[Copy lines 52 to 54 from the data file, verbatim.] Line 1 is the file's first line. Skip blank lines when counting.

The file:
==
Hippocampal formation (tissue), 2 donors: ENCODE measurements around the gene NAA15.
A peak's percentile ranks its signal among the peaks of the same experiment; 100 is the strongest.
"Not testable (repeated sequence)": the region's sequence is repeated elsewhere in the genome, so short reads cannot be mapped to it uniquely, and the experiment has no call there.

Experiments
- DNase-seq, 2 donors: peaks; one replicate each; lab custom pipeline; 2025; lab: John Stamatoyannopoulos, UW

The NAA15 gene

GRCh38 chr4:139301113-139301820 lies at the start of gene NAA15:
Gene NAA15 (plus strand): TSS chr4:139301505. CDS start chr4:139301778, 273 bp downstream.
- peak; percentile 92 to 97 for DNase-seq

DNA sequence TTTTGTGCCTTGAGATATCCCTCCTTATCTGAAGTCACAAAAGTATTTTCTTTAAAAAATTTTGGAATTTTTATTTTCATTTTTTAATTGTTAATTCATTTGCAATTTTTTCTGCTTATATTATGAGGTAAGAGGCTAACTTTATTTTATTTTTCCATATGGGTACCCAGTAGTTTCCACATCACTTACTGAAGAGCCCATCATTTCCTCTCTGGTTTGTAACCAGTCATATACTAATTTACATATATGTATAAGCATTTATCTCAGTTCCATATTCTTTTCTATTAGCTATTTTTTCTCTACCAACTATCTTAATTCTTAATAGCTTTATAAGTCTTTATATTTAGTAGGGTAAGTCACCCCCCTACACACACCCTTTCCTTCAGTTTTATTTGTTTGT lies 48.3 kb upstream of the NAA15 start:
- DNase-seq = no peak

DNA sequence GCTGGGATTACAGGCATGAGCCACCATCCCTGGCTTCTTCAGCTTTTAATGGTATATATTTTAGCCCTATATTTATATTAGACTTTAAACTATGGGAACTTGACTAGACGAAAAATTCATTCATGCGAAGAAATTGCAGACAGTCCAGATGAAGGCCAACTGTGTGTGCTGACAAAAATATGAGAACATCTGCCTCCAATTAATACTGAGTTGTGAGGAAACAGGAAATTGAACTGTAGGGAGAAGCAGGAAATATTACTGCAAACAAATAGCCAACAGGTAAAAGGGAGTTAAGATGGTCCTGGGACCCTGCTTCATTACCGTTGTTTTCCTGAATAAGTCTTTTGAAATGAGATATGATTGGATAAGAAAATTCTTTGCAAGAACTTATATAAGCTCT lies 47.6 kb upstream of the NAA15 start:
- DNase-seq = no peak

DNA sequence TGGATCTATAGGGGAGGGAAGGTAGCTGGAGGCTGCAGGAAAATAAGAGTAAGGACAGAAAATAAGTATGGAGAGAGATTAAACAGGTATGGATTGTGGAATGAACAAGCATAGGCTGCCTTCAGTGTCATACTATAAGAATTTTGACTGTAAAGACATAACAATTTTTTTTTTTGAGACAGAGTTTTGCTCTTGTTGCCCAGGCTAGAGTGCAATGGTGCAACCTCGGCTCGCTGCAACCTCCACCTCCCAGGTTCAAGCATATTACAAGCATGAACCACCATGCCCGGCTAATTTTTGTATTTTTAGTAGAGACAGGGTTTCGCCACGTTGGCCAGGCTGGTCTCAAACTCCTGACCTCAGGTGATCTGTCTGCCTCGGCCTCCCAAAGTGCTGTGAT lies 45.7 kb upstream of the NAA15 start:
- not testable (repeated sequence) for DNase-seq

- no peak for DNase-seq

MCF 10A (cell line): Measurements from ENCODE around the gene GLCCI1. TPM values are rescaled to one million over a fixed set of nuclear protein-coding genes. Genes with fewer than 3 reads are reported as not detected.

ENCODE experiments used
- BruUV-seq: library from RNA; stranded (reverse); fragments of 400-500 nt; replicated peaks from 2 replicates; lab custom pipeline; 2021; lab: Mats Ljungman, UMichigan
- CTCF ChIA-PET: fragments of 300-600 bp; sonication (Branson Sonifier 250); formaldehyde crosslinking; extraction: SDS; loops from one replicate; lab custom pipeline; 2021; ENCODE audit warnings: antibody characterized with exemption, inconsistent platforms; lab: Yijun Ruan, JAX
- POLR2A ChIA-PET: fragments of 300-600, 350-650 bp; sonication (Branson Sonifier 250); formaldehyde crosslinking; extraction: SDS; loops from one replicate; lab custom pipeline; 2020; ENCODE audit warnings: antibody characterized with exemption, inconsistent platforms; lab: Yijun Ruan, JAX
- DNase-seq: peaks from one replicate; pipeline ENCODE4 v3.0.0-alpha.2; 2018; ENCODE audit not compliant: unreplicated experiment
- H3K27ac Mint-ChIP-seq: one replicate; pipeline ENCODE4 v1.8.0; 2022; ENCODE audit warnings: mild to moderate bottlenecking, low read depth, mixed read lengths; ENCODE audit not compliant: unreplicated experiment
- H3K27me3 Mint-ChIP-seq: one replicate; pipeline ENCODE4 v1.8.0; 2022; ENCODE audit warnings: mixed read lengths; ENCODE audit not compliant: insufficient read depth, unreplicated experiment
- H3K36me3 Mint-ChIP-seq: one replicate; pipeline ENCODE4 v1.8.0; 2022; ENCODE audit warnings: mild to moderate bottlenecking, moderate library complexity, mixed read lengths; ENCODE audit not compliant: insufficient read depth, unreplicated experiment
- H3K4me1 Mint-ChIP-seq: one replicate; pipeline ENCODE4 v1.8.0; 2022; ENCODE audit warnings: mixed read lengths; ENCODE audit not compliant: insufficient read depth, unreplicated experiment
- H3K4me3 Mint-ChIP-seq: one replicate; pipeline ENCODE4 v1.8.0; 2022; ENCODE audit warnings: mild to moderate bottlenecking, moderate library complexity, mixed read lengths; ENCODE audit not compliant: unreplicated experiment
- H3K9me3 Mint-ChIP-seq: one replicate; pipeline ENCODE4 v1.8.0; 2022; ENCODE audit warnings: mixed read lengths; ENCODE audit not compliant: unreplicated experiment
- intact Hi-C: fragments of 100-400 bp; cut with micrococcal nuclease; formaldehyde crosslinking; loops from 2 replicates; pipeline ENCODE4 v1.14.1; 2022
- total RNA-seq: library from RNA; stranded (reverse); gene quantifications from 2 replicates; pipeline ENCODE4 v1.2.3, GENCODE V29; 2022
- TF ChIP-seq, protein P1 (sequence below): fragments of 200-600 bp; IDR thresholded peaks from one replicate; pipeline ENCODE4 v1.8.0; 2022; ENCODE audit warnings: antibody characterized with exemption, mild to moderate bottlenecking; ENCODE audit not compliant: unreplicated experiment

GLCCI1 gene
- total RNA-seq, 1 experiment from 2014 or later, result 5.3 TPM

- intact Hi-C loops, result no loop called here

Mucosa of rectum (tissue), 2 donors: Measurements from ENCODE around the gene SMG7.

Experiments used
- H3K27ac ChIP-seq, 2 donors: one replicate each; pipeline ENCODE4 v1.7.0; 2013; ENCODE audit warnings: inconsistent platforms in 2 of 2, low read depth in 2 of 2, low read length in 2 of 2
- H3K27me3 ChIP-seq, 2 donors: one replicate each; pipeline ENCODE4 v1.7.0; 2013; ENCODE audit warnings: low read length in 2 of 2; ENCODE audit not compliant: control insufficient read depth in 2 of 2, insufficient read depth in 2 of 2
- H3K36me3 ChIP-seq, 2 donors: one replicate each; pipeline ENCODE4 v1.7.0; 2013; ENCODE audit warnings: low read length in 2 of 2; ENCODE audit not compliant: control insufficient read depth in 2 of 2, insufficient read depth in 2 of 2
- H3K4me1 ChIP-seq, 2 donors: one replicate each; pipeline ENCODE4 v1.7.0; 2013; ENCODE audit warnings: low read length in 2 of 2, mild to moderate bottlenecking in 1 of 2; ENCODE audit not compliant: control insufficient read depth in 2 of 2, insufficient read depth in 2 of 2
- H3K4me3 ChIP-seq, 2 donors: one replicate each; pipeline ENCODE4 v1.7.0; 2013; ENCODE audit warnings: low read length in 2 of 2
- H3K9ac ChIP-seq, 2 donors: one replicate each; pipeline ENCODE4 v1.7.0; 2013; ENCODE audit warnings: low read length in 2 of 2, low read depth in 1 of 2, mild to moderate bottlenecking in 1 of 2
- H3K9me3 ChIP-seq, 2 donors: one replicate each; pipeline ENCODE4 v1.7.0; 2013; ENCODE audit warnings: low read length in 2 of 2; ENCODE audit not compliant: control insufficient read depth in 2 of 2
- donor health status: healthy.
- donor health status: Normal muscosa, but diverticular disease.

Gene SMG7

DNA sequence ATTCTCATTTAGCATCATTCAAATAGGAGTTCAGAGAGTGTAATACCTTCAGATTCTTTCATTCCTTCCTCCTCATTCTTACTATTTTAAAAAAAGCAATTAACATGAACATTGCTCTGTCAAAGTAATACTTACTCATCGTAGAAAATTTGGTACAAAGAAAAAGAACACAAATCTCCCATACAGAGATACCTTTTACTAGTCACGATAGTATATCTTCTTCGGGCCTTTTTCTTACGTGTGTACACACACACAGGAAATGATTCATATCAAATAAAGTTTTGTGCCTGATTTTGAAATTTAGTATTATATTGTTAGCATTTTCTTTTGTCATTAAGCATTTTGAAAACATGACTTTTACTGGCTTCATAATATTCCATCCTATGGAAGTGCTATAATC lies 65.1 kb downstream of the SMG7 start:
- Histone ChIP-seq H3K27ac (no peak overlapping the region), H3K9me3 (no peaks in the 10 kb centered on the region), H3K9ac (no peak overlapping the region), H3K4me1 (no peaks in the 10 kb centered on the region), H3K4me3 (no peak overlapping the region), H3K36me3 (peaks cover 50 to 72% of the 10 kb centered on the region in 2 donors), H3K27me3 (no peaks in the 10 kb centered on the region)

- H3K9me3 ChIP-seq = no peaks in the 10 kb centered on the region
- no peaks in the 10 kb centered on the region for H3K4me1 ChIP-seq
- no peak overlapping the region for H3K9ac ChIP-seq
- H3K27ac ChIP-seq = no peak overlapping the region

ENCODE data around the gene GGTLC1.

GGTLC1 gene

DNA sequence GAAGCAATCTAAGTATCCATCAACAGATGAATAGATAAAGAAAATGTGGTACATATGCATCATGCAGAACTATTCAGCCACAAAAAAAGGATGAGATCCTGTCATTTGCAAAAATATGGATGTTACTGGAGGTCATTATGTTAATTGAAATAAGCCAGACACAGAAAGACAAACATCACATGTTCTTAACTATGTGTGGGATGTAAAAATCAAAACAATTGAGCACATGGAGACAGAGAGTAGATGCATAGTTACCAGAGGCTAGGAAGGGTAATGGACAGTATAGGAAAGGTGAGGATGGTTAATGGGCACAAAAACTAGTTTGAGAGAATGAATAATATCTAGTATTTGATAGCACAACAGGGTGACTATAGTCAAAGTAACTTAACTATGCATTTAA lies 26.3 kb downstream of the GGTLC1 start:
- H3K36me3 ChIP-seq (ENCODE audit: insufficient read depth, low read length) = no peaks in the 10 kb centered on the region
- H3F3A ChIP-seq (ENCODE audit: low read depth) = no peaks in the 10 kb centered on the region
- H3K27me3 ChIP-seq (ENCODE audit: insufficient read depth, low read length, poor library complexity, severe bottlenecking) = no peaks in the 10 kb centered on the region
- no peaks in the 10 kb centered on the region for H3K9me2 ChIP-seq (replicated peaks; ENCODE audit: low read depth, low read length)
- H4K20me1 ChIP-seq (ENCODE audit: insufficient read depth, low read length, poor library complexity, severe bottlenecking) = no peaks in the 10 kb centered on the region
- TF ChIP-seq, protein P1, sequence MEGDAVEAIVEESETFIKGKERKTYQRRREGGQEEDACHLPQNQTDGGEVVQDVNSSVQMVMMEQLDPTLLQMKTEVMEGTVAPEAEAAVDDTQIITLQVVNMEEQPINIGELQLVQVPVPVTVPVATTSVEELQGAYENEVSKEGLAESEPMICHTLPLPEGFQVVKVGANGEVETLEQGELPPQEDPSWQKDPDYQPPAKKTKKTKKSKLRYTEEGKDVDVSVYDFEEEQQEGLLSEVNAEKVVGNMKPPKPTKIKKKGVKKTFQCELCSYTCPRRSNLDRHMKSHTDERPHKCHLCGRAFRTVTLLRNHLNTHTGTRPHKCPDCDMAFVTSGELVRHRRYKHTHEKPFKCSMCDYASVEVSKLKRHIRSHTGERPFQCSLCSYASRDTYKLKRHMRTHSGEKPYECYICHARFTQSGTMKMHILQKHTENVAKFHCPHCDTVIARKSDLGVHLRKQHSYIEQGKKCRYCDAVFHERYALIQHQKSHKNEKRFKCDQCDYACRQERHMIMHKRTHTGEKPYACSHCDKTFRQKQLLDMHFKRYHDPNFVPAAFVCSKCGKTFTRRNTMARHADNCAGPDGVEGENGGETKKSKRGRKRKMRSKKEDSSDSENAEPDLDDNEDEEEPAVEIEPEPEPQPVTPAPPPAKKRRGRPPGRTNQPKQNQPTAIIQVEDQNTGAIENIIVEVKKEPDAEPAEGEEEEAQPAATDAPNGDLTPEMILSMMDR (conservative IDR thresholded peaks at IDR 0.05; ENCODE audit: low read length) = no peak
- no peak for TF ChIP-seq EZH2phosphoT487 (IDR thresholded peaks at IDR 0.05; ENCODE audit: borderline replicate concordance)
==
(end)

- H3K27ac ChIP-seq = no peak overlapping the region

ENCODE data around the gene GGTLC1.

GGTLC1 gene